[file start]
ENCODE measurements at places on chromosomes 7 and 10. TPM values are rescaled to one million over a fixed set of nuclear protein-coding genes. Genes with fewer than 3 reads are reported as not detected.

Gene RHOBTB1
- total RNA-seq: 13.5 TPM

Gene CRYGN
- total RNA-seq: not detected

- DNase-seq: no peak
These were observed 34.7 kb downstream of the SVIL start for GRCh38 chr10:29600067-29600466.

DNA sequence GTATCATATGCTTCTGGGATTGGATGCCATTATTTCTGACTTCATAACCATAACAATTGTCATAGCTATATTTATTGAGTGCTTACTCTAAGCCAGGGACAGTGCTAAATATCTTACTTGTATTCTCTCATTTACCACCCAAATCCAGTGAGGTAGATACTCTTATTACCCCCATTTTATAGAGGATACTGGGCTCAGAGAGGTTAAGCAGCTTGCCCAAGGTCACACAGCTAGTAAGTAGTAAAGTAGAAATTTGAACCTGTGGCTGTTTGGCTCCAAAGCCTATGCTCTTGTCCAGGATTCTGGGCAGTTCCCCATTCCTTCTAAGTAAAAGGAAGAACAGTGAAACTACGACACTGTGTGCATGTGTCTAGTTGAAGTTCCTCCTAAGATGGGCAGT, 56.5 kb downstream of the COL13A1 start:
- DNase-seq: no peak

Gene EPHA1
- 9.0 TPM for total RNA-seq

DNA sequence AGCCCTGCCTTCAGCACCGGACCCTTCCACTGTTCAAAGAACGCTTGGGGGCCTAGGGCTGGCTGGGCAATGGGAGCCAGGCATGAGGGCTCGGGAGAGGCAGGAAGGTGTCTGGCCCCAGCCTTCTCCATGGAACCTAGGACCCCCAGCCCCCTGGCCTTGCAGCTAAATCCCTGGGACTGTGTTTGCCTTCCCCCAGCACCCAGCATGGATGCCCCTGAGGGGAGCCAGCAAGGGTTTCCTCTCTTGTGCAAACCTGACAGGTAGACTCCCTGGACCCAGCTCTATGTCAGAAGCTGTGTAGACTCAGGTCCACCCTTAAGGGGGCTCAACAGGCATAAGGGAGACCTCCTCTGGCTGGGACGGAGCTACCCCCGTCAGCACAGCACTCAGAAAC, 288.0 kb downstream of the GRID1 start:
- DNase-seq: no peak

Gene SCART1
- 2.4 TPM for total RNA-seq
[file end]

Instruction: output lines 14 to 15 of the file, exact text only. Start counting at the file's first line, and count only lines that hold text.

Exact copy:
Gene SCART1
- 2.4 TPM for total RNA-seq